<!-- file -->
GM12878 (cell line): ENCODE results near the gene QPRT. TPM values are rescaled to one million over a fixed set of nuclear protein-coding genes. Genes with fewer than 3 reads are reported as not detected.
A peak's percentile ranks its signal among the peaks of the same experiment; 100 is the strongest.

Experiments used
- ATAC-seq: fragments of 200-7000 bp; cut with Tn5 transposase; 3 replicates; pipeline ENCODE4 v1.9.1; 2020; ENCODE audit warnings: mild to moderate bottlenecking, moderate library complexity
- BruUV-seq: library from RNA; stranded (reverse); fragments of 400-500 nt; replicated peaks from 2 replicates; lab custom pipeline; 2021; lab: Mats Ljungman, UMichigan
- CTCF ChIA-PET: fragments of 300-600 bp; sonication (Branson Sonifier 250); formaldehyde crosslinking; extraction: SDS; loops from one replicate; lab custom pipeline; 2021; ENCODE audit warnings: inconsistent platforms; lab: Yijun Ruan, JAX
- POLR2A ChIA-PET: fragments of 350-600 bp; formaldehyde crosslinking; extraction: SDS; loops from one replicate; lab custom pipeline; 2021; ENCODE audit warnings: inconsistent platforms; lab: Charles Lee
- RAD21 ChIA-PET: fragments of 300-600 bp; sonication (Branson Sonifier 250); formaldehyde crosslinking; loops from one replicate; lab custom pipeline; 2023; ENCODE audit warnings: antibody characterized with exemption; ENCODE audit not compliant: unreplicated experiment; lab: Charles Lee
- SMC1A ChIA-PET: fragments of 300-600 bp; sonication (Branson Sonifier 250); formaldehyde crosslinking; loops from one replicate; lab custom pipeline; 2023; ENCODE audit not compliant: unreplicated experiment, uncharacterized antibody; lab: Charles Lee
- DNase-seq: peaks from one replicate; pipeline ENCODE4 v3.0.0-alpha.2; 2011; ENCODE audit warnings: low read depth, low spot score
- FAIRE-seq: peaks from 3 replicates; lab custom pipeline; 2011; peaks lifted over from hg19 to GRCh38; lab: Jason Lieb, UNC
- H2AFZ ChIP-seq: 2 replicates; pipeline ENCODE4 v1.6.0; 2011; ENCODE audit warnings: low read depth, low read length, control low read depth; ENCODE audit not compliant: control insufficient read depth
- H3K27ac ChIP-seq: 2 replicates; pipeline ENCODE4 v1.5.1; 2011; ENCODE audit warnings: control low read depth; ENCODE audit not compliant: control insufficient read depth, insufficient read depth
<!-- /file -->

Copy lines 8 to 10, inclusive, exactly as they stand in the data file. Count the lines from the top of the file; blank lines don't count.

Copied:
- RAD21 ChIA-PET: fragments of 300-600 bp; sonication (Branson Sonifier 250); formaldehyde crosslinking; loops from one replicate; lab custom pipeline; 2023; ENCODE audit warnings: antibody characterized with exemption; ENCODE audit not compliant: unreplicated experiment; lab: Charles Lee
- SMC1A ChIA-PET: fragments of 300-600 bp; sonication (Branson Sonifier 250); formaldehyde crosslinking; loops from one replicate; lab custom pipeline; 2023; ENCODE audit not compliant: unreplicated experiment, uncharacterized antibody; lab: Charles Lee
- DNase-seq: peaks from one replicate; pipeline ENCODE4 v3.0.0-alpha.2; 2011; ENCODE audit warnings: low read depth, low spot score